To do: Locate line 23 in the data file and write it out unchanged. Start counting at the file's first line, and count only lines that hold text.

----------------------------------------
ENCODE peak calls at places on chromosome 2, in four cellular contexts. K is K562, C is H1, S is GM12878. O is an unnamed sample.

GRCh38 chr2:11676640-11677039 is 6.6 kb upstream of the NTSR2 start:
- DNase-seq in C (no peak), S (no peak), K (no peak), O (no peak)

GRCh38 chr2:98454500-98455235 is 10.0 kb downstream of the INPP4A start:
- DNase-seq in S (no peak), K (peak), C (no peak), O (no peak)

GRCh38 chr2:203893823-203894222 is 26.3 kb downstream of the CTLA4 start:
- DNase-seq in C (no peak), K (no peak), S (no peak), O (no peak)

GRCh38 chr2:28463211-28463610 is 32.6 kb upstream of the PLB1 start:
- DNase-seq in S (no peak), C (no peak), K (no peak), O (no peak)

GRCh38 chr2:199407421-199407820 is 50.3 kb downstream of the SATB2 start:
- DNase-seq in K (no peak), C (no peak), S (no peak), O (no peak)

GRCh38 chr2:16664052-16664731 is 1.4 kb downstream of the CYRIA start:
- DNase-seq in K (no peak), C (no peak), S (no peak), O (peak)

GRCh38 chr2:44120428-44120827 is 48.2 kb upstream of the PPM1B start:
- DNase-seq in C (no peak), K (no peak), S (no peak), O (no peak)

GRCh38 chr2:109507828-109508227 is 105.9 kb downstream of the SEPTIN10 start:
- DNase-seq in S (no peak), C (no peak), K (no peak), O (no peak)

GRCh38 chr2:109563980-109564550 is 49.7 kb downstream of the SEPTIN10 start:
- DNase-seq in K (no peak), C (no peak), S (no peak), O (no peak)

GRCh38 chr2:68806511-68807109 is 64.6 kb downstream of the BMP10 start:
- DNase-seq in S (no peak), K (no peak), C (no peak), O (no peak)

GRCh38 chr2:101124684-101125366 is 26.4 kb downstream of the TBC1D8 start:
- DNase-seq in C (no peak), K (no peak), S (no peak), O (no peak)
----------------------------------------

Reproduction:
- DNase-seq in C (no peak), K (no peak), S (no peak), O (no peak)